Regional ESAP Winners Announced

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enviro-awards The six regional Environmental Stewardship Award Program (ESAP) winners were honored during the 2016 Cattle Industry Summer Business Meeting. The winners hail from locations across the country, and were nominated for their outstanding efforts to protect land, air and water resources on their individual farming and ranching operations. The regional winners will now compete for the 26th national ESAP award, which will be announced in February 2017.

The awards were developed to recognize beef producers for their efforts to hep improve the environmental sustainability of their operations.

The 2016 regional winners are: Huntingdon Farm, John and Kathryn Dawes, Alexandria, Pa.; Stoney Creek Farm, Grant, Dawn and Karlie Breikreutz, Redwood Falls, Minn.; Turkey Track Ranch, Dale Smith and Jay O’Brien, Amarillo, Texas; Cherry Creek Ranch, Lon and Vicki Reukauf, Terry, Mont.; Smith Creek Ranch, LTD, Samuel Lossing, Duane Coombs, Ray Hendrix, Austin, Nev.; Black Leg Ranch, Jerry and Renae Doan; Jeremy and Ashlee Doan; Jay and Kari Doan; Jayce Doan; Shanda and Don Morgan, McKenzie, N.D.

One winner, Stoney Creek Farm, owned by Gant and Dawn Breitkreutz, is a 3rd generation commercial Red Angus farm and custom baling business located in South Central Minnesota. The family works closely with the Natural Resource Conservation Service and Minnesota DNR to implement numerous conservation practices to sustainably increase production and improve soil health. By implementing a strategic prescribed grazing plan, they have improved the health of their pastures and went from grazing 58 cow/calf pairs on 128 acres three months of the year to grazing 120 or more pairs for six months of the year.

“Grant and Dawn have been innovators of integrating cattle and prescribed grazing systems into conservation farming practices in the state of Minnesota,” said Ashley Kohls, Minnesota Cattlemen’s Association executive director. “The countless hours they spend learning more about sustainable farming practices are matched by the number of hours they spend promoting these practices and the culture of conservation to both fellow cattlemen as well as consumers.”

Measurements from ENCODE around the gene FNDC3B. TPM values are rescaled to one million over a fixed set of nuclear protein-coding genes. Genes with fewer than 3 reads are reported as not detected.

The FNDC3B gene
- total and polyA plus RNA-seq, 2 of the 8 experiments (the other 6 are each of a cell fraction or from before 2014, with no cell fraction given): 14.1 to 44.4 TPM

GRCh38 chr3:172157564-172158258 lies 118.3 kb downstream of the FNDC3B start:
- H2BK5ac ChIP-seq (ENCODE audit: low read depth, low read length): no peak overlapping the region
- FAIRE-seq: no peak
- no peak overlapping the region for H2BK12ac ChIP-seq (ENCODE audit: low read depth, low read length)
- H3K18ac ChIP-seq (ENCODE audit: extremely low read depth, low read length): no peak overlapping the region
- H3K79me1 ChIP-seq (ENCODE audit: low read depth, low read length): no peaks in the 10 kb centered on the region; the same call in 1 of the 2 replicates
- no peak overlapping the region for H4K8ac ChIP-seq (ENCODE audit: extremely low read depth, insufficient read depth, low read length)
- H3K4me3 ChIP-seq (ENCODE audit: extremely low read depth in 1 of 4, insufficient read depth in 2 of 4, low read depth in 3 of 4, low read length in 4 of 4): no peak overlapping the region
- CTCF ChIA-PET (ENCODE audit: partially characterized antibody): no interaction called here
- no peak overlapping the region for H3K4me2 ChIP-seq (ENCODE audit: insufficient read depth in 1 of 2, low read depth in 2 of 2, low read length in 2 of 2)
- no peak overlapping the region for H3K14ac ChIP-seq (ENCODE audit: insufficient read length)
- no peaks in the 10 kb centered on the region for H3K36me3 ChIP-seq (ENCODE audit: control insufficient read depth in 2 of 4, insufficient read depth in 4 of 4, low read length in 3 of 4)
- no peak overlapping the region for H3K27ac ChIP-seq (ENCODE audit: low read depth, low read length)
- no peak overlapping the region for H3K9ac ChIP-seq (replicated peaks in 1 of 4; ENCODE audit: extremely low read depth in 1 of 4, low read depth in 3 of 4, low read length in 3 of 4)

Another winner was the Turkey Track Ranch, owned by the Whittenburg and Cole families of Texas.

Before their purchase, the land was the site of two historic battles of the Old West between the Native Americans and the westward bound settlers, and thanks to careful stewardship, the land has remained virtually unchanged from those years. It offers remarkable beauty, history and ecological diversity, while supporting a profitable cow-calf herd and stocker operation. Increased water availability and improving grass species diversity, even after one of the worst droughts in the state’s history, have also enhanced the ranch’s success.

“What I’ve been most proud of is how we were able to weather the drought and still have the forage resources to support more cattle. And we were geared up and ready to go when the rains did come,” said Turkey Track manager Dale Smith.

Ag Group, Audio, Beef, Conservation, environment, NCBA, sustainability

Seasonal Effects on Milk Components

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hubbard-milkfat As summer swings into full force, you may be seeing a decline in milk fat and protein concentrations. These components tend to peak in the winter months and fall to their lowest point around July and August. Jon Pretz, Dairy Nutritionist, and Dr. Sarah Schuling, Dairy R & D Nutritionist with Hubbard Feeds, have offered some insight into the decline, as well as ways to keep it to a minimum this summer.

Heat stress is a major cause in the decline, as heat stress may cause animals to have lower levels of blood protein and energy, both of which can influence milk and milk fat yields. Cows also tend to slug feed during cooler periods of the day, so as not to increase the heat of digestion, and this can result in periods of luminal acidosis and resulting decrease in milk fat content.